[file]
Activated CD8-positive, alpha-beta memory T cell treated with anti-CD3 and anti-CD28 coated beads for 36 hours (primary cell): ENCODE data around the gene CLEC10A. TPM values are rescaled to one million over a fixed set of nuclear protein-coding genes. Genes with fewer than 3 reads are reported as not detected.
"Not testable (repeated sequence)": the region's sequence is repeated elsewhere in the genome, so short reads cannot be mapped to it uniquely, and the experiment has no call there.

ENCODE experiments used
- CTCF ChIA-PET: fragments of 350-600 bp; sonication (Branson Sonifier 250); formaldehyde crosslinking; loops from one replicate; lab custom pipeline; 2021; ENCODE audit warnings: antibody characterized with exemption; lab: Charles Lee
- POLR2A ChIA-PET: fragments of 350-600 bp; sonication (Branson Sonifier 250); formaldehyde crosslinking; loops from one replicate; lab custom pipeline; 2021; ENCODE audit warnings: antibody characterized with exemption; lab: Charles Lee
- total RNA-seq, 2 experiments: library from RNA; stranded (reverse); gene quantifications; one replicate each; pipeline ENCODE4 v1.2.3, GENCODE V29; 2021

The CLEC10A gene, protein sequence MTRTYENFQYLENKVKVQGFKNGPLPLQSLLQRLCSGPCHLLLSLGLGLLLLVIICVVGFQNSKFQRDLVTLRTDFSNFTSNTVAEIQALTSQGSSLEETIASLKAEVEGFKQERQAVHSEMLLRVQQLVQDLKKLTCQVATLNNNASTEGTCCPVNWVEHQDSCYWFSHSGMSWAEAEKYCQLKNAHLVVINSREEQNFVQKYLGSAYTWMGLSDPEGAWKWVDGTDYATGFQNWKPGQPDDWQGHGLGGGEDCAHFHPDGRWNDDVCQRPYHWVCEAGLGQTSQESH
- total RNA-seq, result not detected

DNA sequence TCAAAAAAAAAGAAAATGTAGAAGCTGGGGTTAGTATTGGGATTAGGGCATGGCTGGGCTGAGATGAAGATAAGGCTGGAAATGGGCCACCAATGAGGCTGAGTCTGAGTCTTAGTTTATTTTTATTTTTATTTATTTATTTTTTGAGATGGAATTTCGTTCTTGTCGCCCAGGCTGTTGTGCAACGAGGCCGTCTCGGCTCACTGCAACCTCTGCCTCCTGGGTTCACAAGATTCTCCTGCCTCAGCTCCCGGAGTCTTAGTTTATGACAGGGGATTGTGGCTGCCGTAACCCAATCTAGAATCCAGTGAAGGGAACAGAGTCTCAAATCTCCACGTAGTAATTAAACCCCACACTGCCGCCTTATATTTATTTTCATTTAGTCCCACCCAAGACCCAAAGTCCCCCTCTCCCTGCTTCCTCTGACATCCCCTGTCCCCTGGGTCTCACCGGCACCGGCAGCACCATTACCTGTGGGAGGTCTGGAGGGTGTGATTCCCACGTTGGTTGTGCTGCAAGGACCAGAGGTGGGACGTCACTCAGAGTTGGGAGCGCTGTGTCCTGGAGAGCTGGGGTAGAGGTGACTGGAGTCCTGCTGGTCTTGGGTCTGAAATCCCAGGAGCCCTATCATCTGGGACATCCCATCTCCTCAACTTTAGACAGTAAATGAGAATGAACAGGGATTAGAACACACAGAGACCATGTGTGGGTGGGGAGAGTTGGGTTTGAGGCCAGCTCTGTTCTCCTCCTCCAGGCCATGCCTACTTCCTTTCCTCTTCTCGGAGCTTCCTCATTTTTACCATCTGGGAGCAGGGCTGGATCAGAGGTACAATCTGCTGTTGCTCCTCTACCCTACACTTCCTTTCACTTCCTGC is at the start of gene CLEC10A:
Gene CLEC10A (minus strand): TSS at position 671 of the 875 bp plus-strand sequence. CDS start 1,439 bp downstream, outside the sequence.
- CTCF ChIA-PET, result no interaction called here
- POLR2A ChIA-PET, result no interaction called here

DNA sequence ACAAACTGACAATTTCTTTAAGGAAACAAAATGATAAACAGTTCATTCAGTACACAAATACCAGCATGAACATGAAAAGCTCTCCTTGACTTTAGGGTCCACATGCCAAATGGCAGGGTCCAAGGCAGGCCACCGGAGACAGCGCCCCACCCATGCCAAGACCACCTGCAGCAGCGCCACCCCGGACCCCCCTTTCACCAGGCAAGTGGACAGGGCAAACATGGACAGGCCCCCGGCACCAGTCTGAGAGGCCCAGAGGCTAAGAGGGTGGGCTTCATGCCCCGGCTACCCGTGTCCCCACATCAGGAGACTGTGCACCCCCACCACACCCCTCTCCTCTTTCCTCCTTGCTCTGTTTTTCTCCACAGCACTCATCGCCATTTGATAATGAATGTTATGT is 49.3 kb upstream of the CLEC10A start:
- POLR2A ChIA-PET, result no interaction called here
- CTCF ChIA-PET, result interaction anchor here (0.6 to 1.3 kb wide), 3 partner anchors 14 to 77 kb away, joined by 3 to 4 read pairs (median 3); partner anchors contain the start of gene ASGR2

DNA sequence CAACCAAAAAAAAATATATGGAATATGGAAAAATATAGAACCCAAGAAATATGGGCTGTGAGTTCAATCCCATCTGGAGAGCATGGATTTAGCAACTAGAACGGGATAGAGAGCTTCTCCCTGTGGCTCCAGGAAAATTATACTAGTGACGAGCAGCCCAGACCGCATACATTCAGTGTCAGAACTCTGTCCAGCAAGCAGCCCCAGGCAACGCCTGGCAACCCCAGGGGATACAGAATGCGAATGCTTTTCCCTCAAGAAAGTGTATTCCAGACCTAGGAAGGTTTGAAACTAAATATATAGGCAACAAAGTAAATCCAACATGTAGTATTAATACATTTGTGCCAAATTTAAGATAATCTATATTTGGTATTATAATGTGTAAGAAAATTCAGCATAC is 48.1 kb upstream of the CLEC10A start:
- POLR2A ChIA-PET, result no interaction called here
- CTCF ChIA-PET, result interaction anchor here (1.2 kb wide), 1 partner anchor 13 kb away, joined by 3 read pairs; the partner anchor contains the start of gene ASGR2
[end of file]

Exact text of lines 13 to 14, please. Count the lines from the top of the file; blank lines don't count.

DNA sequence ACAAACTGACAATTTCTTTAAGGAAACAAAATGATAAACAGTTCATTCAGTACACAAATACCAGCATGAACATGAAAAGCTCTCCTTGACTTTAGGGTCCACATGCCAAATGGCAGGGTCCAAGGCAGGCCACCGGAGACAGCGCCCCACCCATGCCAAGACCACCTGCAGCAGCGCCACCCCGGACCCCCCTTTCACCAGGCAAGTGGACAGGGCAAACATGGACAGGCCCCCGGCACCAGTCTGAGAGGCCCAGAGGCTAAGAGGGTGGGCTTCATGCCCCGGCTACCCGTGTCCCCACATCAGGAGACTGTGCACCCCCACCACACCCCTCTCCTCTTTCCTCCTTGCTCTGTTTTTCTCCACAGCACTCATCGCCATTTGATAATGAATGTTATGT is 49.3 kb upstream of the CLEC10A start:
- POLR2A ChIA-PET, result no interaction called here